A federal judge has granted summary judgment to a corporation that operates a
Lancaster, Pa.-based apartment complex that was being sued by the mother of a young boy who drowned in a swimming pool at the residential facility.
In February 2011, New York resident Korrien Marie Castro filed a wrongful death complaint against Memphis-based CLK Multifamily Management LLC over claims that the defendant’s negligence led to the death of her son, Jahli Clemens, at the Sweetbriar Apartment Park in Lancaster back on July 11, 2010.
Clemens would have turned three-years-old a month after his death, which occurred after he drowned in the Sweetbriar swimming pool.
The boy, who resided in New York with his mother, was visiting his cousin at the time who was a resident of the Sweetbriar apartment complex, the record shows.
Castro’s lawsuit alleged that her son’s drowning death occurred because of the negligent acts on the part of the defendant and due to the company’s failure to properly maintain, and have proper control and supervision over, the Sweetbriar swimming recreational area.
Specifically, the plaintiff faulted the defendant for not having lifeguards at the swimming pool and for not having proper locks installed at the entrance gate to the pool area.
Castro claimed that her son, who was “fearful of the swimming pool,” accidentally wandered into the pool area when he was suddenly pushed into the water by an unsupervised child or group of children who had been violating pool rules at the time.
The defendant soon filed for summary judgment, in which it raised two legal issues: whether the plaintiff had established a cause of negligence against the defendant, and whether the court should dismiss the plaintiff’s claim for punitive damages.
In her Jan. 24 memorandum and order, U.S. District Judge Mary A. McLaughlin, of the Eastern District of Pennsylvania, wrote that Castro has failed to meet the four-prong test for a successful negligence claim.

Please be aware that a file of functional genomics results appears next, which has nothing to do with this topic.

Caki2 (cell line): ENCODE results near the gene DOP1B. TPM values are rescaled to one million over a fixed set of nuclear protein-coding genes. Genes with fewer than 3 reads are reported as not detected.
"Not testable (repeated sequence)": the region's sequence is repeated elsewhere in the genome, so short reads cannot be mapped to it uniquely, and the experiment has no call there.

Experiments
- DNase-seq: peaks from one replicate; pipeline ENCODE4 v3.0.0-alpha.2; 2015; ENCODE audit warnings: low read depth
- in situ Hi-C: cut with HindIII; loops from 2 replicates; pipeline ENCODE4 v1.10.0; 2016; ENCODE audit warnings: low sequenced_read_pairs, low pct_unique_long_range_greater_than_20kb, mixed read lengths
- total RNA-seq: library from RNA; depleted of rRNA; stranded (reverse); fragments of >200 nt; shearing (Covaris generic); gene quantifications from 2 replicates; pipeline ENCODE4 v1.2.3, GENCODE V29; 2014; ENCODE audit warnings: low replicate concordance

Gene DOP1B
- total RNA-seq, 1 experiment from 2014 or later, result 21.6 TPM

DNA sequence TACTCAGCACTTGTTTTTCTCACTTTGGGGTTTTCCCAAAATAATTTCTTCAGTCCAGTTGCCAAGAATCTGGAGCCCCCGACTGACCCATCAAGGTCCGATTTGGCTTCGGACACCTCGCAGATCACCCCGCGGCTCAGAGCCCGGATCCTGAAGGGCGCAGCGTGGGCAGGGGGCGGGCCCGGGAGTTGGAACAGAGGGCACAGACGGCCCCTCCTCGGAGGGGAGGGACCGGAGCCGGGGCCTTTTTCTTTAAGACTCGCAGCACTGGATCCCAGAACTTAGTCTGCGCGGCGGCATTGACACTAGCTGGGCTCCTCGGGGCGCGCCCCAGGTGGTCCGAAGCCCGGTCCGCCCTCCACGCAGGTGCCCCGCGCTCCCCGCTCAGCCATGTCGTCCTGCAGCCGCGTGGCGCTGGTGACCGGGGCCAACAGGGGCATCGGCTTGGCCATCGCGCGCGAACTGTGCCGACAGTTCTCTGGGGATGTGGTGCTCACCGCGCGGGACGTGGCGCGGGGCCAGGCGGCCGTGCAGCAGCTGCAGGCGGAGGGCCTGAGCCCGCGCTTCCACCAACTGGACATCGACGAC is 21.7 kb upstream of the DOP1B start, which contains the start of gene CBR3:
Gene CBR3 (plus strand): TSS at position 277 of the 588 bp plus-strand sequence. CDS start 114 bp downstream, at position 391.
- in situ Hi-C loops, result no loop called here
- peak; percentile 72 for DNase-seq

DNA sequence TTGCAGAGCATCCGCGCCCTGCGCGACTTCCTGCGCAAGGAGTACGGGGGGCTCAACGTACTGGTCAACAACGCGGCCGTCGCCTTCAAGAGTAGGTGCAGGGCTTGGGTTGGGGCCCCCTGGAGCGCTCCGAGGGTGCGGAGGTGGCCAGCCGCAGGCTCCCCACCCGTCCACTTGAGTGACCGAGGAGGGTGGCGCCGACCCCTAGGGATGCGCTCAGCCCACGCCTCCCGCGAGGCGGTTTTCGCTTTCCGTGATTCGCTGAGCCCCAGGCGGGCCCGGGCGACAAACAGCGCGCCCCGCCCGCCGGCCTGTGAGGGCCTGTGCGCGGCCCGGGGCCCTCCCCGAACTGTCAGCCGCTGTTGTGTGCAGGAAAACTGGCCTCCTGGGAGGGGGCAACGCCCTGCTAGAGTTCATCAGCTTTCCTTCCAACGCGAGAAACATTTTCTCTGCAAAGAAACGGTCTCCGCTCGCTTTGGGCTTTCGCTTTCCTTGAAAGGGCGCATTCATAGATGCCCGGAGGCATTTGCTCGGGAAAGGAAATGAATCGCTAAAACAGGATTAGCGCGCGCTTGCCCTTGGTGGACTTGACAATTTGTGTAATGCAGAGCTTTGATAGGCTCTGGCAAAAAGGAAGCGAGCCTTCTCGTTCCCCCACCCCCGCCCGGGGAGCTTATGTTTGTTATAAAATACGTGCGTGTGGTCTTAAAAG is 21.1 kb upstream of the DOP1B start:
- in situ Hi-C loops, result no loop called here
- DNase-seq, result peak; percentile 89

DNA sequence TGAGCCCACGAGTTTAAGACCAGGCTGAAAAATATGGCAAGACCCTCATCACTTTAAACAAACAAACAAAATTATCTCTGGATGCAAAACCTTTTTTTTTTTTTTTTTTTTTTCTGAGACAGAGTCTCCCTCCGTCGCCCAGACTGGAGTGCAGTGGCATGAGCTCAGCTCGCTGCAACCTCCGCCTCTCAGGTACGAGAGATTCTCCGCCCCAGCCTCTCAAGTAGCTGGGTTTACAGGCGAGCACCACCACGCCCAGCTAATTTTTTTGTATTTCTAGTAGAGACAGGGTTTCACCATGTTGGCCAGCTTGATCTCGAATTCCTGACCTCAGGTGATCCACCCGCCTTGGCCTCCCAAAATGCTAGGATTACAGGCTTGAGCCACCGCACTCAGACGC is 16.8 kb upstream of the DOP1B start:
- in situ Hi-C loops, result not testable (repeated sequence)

First, the judge wrote that Sweetbriar would not have been required to have a lifeguard on the premises because it falls under an exception to the Pennsylvania Swimming and Bathing Places Statute.
“Even viewing the factual dispute about overcrowding at the pool area in the light most favorable to the plaintiff, the record does not show that the defendant provided ‘access to the general public’ so the argument that defendant was negligent for failing to provide a lifeguard in accordance with the statute fails,” McLaughlin wrote.
As for the plaintiff’s argument that the defendant was negligent because of pool overcrowding, the judge determined that Castro’s negligence theory falls short with respect to the causal connection between that breach of duty and the resulting injury.
“The plaintiff is not able to establish from the record that Jahli was indeed bumped or pushed into the pool, let alone by a child who was in the pool area and unsupervised due to the overcrowding problem,” McLaughlin wrote. “The plaintiff’s own briefing and expert report both acknowledge the possibility that Jahli entered or accidentally fell into the pool on his own.”
Addressing Castro’s defective gate lock negligence theory, the judge wrote that there is no evidence in the record to substantiate the theory that if the gates had been self-locking or if the defendant put a sign advising the plaintiff to look for her child in the pool first that the injury would have been avoided.
“It is undisputed that the plaintiff took her eyes off Jahli, and some amount of time, which the plaintiff could not recall precisely, passed before he disappeared,” McLaughlin wrote. “The plaintiff has presented no medical evidence to support the theory that Jahli would have survived if Ms. Castro had initially searched in the pool for him after realizing he was missing.”
Lastly, as for Castro’s global negligence theory that the failure to close down the pool area led to her son’s drowning, McLaughlin wrote that the court need not reach those causality issues, because Castro cannot sustain the allegation that the defendant breached a duty by not shutting down the pool area in its entirety.
“The plaintiff has not cited, nor has the Court found in its independent review, any precedent establishing that the defendant breached a duty by not shutting down the pool area given the instant circumstances,” the judge wrote.
In granting summary judgment to the defendant, McLaughlin also dismissed Castro’s punitive damages as moot.